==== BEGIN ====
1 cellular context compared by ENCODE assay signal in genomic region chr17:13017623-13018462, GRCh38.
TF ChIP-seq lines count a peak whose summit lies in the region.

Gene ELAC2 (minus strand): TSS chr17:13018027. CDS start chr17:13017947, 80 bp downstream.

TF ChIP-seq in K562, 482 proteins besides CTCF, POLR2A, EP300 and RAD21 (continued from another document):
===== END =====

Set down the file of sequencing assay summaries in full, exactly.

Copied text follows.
1 cellular context compared by ENCODE assay signal in genomic region chr17:13017623-13018462, GRCh38.
TF ChIP-seq lines count a peak whose summit lies in the region.

Gene ELAC2 (minus strand): TSS chr17:13018027. CDS start chr17:13017947, 80 bp downstream.

TF ChIP-seq in K562, 482 proteins besides CTCF, POLR2A, EP300 and RAD21 (continued from another document):